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#126 carlsson ONLINE  

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Posted Sat May 6, 2017 10:17 AM

Well, I have read that in order to keep the screen updated in 40 columns - and they had a prototype version of that chip - faster SRAM chips than what they had in stock were required. I put custom in quotes because it would not be custom per se, but just that the existing chips could not be used, at least not for the video part. The 40 column version eventually got finished as the 6562/63 chip after the VIC-20 had already been on the market for a while, and there was a lot of speculation that Commodore would release 40 column upgrade kits called the VIC-40. Whether those had required a RAM change as well I don't know, but at the same time the VIC-30 project with a DRAM based VIC-II which became known as VIC-64 and Commodore 64 was gaining ground and the 6562/63 upgrade never became a reality. Prototype chip(s) exist though.



#127 kiwilove OFFLINE  

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Posted Sat May 6, 2017 7:20 PM

In the 1977 to 1979 era of text computers - I can't recall the computers having much in the way of graphics?  Was it the Pet and the TRS-80s the popular computers at this time?  Then the Apple II appeared - was this the first to have some half-way decent graphics?  But with an expensive price tag for it.  While the Atari 400/800 computers were announced in 1979?  I'd guess they were on sale from 1980?  And probably widely available from 1981?  Then the question becomes - what games did they have - that would have sold the computer?  Atari did have Star Raiders available - and anyone who saw this running - would gasp and say - Why it's Star Trek (or rather Star Wars) with 3D graphics and played in real time.  What was running on the Apple II - that showed it could do arcade games?  I think it's about 1983?  That a decent number of outstanding titles did show up for the Atari 400/800 computers that did show what this computer was capable of.  When the C-64 first went on sale - I don't think there were that much of titles that showed the power of this computer -  A football game, Impossible Mission and maybe a Jeff Minter game were available in the first year?  Exactly when did a lot of titles start appearing - 1985 was when Way of the Exploding Fist appeared - so maybe around 1984?

 

Harvey



#128 Osgeld ONLINE  

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Posted Sat May 6, 2017 7:24 PM

I know when my dad bought an Apple II, games were not even on the list, he bought a computer to do work with, he already had a colecovision for games



#129 JamesD OFFLINE  

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Posted Sat May 6, 2017 7:35 PM

The Color PET page says 1MHz is fast enough for 40 columns (which makes sense).  80 columns requires faster RAM or alternate RAMs for odd and even addresses.  
http://www.6502.org/...ects/colourpet/
 



#130 JamesD OFFLINE  

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Posted Sat May 6, 2017 9:26 PM

In the 1977 to 1979 era of text computers - I can't recall the computers having much in the way of graphics?  Was it the Pet and the TRS-80s the popular computers at this time?  Then the Apple II appeared - was this the first to have some half-way decent graphics?  But with an expensive price tag for it.  While the Atari 400/800 computers were announced in 1979?  I'd guess they were on sale from 1980?  And probably widely available from 1981?  Then the question becomes - what games did they have - that would have sold the computer?  Atari did have Star Raiders available - and anyone who saw this running - would gasp and say - Why it's Star Trek (or rather Star Wars) with 3D graphics and played in real time.  What was running on the Apple II - that showed it could do arcade games?  I think it's about 1983?  That a decent number of outstanding titles did show up for the Atari 400/800 computers that did show what this computer was capable of.  When the C-64 first went on sale - I don't think there were that much of titles that showed the power of this computer -  A football game, Impossible Mission and maybe a Jeff Minter game were available in the first year?  Exactly when did a lot of titles start appearing - 1985 was when Way of the Exploding Fist appeared - so maybe around 1984?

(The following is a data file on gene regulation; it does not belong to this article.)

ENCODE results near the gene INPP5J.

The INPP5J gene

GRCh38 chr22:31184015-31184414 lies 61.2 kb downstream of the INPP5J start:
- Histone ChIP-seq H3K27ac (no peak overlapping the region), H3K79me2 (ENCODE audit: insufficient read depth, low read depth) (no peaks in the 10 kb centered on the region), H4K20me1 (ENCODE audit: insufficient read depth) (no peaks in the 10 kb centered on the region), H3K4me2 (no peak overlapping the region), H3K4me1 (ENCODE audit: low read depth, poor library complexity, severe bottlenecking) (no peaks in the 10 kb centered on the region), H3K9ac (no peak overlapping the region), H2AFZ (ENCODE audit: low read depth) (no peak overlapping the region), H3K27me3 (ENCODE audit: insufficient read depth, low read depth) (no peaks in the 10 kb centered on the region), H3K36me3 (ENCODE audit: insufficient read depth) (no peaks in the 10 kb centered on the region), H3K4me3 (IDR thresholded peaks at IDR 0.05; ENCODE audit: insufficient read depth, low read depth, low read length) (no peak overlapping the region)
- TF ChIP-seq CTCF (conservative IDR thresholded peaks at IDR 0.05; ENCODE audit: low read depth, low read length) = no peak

Harvey

The TRS-80 Model I, PET, and Apple II (the "trinity") all came out the same year.
There were games, but some companies even wrote them in BASIC, and most were even all text.

The intro machines came with as little as 4K, so you aren't going to do a lot with them.
It's pretty easy to see why Star Trek was so popular in the early microcomputer years.

You also have to remember that arcade games were pretty simple in the early 8 bit years.
Arcade games were Pong, Breakout, Gunfight... and Space Invaders didn't even come out until 1978.
The Atari VCS didn't even come out until 1977, and what were the early titles for it?  Basketball, Baseball, Football, Combat...
Space invaders clones started hitting computers in late 1978 or early 1979. 
Asteroids and Tail Gunner hit the arcades in 1979 and started making their way onto computers shortly afterwords

I think it was about 1980 when the glut of arcade games started to hit.

Star Raiders was revolutionary at the time, but titles with out the cockpit views started to appear on other machines within a year.
Project Nebula appeared on the CoCo in 1981 and it's a blatant ripoff of Star Raiders.  
I'm sure Star Raiders continued to sell Ataris, but the game play wasn't as exclusive anymore, and games like Donkey Kong, PacMan, Frogger, etc... started to be more important.

 

The Apple II had Space Invaders, Asteroids, Galaxians, and a lot of arcade like titles from companies like Sirius Software in the early 80s.
 


Edited by JamesD, Sat May 6, 2017 9:28 PM.


#131 Osgeld ONLINE  

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Posted Sat May 6, 2017 9:27 PM

The Apple II had Space Invaders, Asteroids, Galaxians, and a lot of arcade like titles from companies like Sirius Software in the early 80s.

 

 

dont forget breakout, one of the motivations for making an apple I



#132 Keatah OFFLINE  

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Posted Sat May 6, 2017 11:29 PM

I ooh'd and ahh'd over the Apple II graphics as the machine evolved from 1976 through 1981. There was no one specific title that I saw as a killer app (like Atari Star Raiders). Instead it was fun watching the progression and improvement in programming make better and better games.